Synching the law to resolve the disconnection between awareness and action in legally mandated diversity hiring practices in higher education institutions.

Author:Dejean, Jacqueline Sylvia
 
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Introduction

Institutional change scholars rely on social psychology constructs, principles or models for designing organizational change strategies. Focusing on an understanding of the psychological basis for changing an individual mindset or managing the dynamics of a group, change scholars often develop tools that equip change agents to effectively engage institutions and steward the change process (Eisold, 2005; Gardner, 2006; Morgan, 1997). Both internal and external challenges can drive the institutional necessity for change. For institutions of higher education a legal mandate, such as, legislation, statutes, other policies and court decisions, serve as major external drivers of change bearing serious institutional risks including fines, non-fiscal punitive measures, loss of prestige and privilege, and public criticism.

Despite the high liability for higher education institutions, change scholars have yet to create a tool for implementing legally mandated change. Ideally, a tool that facilitates institutional compliance while minimizing legal liability would remedy this omission. Currently, institutions facing a changing legislative landscape must respond on a policy-by-policy basis to develop adequate plans. Each institution runs the risk of making changes that may not embed in institutional practices and result in non-compliance. Institutional non-compliance can manifest in several ways: by misinterpreting the law, by ineffectively implementing the law, or by failing to guide institutional enforcers of the law (Kern, 2014; Lipsky, 2010). Creating a remedy requires a solution that addresses each of these risks and removes barriers to effective change from a human behavior perspective.

Synching the Law: A Model for Legally Mandated Change

Framework of the Model

The Synching the Law model, created as part of this research, draws from organizational theory and legal therapeutic paradigms. Combining the generally accepted action research model (Cummings & Worley, 2008) with an understanding of organizational behavior and an existing legal intervention called therapeutic jurisprudence (Wexler, 1991), the model recommends overcoming institutional resistance to legally mandated changes by optimizing the role of the legal agent in the legal change process. In so doing, the model encourages a focus on organizational well-being and controls the stress of ten associated with change failures. This focus is a departure from the current practice of responding to the law with a punitive design to deter non-compliance. The legal agent includes those who must carry out the legal rule and are not the legal, subject, or content matter experts of the legal rule.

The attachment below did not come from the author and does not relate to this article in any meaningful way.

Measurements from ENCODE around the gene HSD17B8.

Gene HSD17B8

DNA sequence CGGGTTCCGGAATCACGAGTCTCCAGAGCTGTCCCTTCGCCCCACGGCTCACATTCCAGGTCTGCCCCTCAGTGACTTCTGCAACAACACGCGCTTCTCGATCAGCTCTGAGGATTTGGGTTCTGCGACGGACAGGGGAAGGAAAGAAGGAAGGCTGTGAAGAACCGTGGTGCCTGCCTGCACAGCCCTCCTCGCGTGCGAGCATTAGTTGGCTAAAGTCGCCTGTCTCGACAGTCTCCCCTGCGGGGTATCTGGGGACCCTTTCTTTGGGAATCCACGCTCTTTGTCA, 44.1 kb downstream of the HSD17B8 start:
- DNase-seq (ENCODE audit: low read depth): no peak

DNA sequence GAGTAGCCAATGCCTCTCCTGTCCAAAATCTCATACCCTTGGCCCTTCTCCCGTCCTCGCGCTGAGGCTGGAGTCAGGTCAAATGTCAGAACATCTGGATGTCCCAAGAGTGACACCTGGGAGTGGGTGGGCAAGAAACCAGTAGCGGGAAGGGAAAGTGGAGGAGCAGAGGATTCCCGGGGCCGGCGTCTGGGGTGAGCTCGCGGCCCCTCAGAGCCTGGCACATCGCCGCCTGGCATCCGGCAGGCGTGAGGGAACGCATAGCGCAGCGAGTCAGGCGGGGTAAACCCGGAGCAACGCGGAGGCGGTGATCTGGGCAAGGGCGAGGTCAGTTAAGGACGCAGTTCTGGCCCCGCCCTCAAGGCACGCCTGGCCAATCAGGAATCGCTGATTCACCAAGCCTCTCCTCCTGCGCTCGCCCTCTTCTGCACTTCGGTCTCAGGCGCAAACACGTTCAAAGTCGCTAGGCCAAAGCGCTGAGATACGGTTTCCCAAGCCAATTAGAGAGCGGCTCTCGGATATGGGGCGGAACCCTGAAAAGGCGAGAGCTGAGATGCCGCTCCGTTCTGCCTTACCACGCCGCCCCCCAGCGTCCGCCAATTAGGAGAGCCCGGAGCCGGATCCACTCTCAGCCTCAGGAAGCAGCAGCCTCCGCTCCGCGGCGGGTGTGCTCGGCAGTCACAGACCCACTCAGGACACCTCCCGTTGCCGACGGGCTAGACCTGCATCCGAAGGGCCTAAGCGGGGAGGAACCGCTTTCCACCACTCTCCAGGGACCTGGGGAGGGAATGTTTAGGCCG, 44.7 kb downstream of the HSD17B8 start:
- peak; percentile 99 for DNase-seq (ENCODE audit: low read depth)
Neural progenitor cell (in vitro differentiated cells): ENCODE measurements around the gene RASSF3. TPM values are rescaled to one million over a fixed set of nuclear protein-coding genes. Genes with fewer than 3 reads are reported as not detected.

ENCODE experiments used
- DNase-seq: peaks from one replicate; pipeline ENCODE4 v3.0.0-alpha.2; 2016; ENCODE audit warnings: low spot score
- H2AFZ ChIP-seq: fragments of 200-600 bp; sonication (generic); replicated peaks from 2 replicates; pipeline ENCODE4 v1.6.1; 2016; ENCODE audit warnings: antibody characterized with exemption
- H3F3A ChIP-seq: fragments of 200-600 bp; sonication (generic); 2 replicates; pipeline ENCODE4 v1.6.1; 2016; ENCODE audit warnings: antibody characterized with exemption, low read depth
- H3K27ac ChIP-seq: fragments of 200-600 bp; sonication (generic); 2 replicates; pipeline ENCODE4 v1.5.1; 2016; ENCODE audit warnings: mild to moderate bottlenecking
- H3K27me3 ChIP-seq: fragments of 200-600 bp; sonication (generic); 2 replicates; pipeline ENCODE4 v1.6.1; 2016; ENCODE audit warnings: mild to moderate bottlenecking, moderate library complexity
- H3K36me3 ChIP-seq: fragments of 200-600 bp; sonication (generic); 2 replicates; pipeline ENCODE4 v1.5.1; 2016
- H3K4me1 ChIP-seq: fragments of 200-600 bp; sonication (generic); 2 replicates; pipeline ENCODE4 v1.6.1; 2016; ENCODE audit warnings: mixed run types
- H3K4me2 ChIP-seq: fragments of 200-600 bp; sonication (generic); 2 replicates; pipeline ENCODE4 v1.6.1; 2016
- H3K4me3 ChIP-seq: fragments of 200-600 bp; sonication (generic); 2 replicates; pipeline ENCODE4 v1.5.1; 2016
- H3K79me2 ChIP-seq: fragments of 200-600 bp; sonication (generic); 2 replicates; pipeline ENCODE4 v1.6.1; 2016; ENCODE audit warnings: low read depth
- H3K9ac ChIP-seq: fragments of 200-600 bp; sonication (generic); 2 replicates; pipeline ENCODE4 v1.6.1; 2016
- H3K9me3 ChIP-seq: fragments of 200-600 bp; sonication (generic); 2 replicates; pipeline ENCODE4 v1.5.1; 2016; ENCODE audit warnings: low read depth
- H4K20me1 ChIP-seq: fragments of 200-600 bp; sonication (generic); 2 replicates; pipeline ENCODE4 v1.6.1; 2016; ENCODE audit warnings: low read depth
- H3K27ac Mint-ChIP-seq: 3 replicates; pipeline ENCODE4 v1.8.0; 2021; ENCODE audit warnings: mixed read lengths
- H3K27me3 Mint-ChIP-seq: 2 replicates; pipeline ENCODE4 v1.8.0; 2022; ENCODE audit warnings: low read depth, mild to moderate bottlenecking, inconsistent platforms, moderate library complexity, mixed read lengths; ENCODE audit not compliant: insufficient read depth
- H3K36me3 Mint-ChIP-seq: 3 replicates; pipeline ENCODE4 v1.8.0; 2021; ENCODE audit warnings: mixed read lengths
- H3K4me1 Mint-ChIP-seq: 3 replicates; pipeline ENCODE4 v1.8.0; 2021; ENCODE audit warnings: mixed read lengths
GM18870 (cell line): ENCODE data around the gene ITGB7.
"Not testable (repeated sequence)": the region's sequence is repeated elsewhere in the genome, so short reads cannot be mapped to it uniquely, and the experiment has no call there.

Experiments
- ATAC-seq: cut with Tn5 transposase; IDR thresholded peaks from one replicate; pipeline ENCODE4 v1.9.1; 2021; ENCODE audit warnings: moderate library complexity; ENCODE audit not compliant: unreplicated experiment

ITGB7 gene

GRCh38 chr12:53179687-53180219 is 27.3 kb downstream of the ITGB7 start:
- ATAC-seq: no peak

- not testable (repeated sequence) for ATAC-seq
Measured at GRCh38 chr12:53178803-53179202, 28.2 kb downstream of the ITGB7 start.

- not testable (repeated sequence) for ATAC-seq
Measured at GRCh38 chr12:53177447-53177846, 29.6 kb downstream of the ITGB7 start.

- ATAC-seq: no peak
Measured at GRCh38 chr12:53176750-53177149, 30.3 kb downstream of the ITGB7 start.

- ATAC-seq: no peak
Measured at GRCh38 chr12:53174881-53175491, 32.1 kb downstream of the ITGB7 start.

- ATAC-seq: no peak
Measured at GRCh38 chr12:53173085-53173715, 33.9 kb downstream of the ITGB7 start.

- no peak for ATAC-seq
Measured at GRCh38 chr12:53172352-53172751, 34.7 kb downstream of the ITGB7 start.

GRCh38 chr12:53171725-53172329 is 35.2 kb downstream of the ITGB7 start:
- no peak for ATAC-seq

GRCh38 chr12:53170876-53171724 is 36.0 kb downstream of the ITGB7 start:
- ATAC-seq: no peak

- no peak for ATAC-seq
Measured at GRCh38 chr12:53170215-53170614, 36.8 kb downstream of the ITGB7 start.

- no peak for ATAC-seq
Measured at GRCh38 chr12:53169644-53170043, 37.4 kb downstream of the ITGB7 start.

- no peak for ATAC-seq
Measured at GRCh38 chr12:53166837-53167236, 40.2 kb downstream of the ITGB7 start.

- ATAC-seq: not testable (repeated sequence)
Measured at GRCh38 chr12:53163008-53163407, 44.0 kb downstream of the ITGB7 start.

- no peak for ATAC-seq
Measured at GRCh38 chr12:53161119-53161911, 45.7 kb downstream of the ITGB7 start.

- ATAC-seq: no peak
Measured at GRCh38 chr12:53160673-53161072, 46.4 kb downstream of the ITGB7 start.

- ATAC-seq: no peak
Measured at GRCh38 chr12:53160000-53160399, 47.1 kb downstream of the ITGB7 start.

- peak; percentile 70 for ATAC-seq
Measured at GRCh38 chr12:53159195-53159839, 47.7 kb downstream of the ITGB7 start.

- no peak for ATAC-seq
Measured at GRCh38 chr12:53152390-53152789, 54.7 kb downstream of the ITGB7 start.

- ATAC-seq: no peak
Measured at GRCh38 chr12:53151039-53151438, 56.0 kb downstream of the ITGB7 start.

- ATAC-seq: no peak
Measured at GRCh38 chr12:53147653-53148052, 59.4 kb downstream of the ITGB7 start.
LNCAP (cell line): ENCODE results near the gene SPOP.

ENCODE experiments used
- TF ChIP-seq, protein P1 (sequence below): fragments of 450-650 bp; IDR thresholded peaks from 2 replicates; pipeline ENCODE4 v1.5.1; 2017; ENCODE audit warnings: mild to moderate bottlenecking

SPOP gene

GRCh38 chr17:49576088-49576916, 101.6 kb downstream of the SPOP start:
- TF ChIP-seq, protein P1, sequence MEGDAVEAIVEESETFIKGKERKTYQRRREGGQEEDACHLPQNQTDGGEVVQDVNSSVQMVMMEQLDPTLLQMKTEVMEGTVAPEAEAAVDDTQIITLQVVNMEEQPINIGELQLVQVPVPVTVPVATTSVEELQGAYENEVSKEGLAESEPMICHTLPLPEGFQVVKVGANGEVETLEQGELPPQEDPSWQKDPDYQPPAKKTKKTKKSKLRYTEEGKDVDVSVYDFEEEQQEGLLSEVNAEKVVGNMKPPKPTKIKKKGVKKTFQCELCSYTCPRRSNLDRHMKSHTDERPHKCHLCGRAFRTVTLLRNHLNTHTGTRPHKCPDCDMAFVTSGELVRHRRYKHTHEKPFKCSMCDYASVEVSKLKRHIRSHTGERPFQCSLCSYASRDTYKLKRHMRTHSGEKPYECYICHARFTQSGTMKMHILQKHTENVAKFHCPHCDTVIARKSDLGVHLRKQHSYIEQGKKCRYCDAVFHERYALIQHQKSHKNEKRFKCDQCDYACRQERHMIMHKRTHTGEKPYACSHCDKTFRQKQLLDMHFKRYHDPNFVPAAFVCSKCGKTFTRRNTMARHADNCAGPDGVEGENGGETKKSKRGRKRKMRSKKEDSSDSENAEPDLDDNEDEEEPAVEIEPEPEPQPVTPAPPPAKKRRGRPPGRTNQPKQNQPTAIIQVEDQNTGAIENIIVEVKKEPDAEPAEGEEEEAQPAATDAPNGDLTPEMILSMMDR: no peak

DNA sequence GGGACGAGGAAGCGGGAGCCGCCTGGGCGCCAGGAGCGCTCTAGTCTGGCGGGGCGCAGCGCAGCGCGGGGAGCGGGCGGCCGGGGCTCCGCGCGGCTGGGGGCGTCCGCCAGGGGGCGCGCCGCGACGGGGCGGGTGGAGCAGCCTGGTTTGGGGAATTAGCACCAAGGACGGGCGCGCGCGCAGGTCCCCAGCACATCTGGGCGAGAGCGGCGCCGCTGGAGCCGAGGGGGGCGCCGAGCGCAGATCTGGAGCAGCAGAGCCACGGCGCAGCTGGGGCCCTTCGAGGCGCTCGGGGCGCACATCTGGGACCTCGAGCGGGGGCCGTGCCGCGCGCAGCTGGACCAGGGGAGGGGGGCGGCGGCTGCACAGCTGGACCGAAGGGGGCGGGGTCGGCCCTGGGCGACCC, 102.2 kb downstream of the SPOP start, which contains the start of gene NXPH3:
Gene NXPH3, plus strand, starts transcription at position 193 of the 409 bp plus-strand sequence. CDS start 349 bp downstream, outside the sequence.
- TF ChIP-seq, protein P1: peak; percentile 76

The model nods to the conventional wisdom of the necessity of institutional policies, but also equips organizations to incorporate changes that overcome the intergroup dynamics that disconnects awareness of rules and procedures from actions evidenced in the research findings. This results in departures from expected behaviors as required by law, i.e. non-compliance. The model encourages the use of legal agents in conjunction with legal experts at every point of potential legal failure which includes understanding the rule of the law, developing the implementation process and providing guidance needed by the legal agents to overcome their embedded beliefs which contribute to non-compliance.

Summary of the Synching the Law Model

Figure 1 summarizes the model's four elements: 1) interpreting the law, 2) synching the interpretation, 3) tailoring the procedures, and 4) sensitizing the implementation, and Table 1 outlines the model's process flow.

This project investigated the elements of the Synching the Law, a model designed to facilitate legally mandated change in U.S. higher education institutions (HEIs). In an environment of increasing legislative burden on HEIs, this model positions HEIs to comply with the law while reducing legal liability. The model makes a significant contribution to managing change and ensuring legal compliance.

Literature Review

Making the Case with Diversity Law in the Higher Education Institution Context

The first and most crucial part of the research involved selection of a legally mandated change. The criteria for this selection included a legal change that has historically resulted in challenges for institutional implementation. Laws that produced psychological stress in the internal stakeholders of the institution provided the best context for this project. The combination of these two criteria, i.e. institutional challenge and stakeholder psychological stress, led to the selection of diversity law and its implementation as the legal context of the project. The long history of diversity efforts in higher education institutions provided substantial information with regard to institutional compliance.